In ancient Egypt, Greece, and Middle Eastern countries, eliminating body hair was significant. In fact these girls removed the majority of their body Derma Roller in Pakistan, except for eyebrows. Egyptian girls removed their head hair and pubic hair was considered uncivilized by the two genders! It was also considered uncivilized for guys to have hair in their face. Facial hair was the mark of a slave or servant, or of an individual of lesser class. The early Egyptians used a form of razors made from flint or bronze as the razor wasn’t invented till the 1760’s by French barber, Jean Jacques Perret.

They also employed a method of temporary baldness called sugaring. A tacky paste (bees wax was sometimes used) would be applied to the skin, a strip of cloth was pressed on the wax and hauled off – the equivalent of waxing today. Wealthy women of the Roman Empire would eliminate their body hair with pumice stones, razors, tweezing and pastes. There was another strategy used called threading which is seeing a resurgence in popularity. Thin string or yarn could be put through the fingers of both hands, and immediately stroked over the area. This meticulous process captured the hair and efficiently tweezed, ripped or pulled the unwanted hair out. Throughout the Elizabethan times the custom of hair removal, (not of leg, armpit or pubic hair), of their eyebrows and the hair from their foreheads so as to provide the look of a longer eyebrow and forehead was trendy. It is startling to notice the obvious influence’style’ has played in hair removal from the very beginning.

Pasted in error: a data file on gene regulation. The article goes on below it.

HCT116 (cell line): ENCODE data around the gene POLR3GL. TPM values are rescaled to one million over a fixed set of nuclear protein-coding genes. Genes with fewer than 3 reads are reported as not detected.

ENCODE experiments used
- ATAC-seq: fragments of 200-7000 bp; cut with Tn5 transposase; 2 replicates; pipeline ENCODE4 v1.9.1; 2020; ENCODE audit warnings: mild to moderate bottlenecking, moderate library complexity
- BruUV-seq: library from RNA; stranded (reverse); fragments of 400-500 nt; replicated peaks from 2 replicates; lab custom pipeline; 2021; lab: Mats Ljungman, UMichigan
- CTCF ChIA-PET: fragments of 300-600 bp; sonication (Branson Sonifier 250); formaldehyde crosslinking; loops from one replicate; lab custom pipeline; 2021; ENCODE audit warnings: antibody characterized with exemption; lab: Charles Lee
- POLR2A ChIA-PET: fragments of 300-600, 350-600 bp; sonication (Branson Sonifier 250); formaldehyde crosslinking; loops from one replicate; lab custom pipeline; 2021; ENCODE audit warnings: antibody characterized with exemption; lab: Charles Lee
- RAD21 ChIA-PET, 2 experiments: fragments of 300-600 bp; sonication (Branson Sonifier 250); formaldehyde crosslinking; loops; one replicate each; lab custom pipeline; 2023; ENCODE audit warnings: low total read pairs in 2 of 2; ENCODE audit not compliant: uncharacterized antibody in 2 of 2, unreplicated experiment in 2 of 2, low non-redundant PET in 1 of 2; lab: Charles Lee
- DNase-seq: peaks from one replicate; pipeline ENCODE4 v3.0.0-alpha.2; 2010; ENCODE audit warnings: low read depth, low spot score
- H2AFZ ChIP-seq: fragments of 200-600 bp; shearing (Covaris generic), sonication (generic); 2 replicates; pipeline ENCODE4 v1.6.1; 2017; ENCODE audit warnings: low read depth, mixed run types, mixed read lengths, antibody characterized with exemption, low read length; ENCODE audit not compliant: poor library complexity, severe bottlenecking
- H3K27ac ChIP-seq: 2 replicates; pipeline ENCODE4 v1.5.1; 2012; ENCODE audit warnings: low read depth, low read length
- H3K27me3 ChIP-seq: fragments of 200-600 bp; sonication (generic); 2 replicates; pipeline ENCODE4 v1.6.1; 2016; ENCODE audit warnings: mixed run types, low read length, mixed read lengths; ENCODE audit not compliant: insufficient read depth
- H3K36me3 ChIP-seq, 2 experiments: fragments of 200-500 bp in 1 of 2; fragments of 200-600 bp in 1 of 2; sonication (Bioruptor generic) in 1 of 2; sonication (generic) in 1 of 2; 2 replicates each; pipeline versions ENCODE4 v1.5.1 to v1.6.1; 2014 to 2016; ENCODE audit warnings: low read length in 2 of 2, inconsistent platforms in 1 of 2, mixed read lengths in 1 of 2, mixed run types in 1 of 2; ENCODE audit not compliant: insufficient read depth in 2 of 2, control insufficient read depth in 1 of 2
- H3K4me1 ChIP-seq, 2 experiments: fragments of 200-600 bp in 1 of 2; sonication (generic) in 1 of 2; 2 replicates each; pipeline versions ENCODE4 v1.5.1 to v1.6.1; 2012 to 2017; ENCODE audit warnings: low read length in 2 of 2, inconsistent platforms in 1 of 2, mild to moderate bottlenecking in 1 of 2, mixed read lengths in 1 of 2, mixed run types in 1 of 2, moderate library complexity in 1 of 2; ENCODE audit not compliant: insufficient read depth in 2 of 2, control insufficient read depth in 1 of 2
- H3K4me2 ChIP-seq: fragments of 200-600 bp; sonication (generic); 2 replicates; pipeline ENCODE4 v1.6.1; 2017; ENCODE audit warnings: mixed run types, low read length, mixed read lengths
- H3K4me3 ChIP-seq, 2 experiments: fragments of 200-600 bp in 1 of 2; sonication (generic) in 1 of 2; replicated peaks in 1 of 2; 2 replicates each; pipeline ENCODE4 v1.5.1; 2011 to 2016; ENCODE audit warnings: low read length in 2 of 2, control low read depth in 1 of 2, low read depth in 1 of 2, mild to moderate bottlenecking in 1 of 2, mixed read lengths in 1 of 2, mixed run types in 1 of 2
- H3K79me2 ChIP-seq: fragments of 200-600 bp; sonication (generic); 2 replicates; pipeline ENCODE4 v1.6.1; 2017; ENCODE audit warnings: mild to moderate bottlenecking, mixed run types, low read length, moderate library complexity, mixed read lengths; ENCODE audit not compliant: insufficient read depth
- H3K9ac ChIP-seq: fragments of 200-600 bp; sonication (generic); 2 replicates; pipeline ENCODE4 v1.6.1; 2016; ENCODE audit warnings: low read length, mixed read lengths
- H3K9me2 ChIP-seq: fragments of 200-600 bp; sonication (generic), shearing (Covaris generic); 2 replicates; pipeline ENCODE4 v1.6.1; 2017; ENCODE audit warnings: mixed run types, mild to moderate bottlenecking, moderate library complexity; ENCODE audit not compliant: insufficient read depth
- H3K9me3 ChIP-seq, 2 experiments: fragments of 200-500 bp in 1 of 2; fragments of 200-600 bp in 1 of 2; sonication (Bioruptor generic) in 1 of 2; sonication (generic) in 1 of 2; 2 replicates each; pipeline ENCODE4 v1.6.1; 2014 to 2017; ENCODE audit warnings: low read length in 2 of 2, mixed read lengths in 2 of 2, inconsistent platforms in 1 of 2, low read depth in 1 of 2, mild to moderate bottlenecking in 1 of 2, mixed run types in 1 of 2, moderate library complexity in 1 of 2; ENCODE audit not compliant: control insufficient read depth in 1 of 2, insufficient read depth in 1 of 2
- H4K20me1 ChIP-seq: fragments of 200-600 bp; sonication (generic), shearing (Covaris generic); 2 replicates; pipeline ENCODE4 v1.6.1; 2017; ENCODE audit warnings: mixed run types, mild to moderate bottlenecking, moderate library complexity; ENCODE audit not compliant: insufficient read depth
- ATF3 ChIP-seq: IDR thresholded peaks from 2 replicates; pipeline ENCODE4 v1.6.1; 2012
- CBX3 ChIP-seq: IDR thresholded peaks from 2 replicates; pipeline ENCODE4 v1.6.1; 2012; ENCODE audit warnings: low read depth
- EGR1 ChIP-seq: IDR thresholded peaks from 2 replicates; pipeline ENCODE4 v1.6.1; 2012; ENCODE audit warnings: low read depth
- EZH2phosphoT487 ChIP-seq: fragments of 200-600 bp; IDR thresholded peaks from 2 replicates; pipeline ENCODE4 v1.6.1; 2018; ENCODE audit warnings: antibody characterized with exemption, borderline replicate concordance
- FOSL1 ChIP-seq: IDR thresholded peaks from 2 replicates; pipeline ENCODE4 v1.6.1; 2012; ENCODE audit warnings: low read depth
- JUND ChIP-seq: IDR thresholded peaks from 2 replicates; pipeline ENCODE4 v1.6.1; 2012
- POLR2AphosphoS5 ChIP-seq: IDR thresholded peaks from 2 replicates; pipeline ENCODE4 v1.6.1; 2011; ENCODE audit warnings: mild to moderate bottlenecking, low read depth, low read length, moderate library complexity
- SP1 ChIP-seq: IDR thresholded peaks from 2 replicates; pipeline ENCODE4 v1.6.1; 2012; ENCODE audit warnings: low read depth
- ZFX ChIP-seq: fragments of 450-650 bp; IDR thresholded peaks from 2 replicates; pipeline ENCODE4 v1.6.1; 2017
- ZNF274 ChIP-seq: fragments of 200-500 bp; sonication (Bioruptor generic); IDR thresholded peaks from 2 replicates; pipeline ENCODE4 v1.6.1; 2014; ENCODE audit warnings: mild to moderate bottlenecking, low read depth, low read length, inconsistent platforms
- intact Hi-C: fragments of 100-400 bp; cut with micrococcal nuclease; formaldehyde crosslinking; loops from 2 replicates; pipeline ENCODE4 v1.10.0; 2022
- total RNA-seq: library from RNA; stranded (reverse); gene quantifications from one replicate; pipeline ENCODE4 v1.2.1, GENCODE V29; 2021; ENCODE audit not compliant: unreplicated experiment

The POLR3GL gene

Waxing, sugaring, depilatory creams, bleaching, shaving, sugaring, plucking, threading and even battery-powered tweezers multiple-plucking methods, are all temporary methods that many men and women try now. But, technology has moved on and together with it, it seems there are some restricted and doubtful methods of hair removal. X-ray and photodynamic methods have been in a restricted category since the former has been banned in certain countries such as the USA and the latter are only in experimental phases. Electric tweezers, transdermal electrolysis, and microwaves are some of the doubtful methods in that there’s not any established data on their efficacy.

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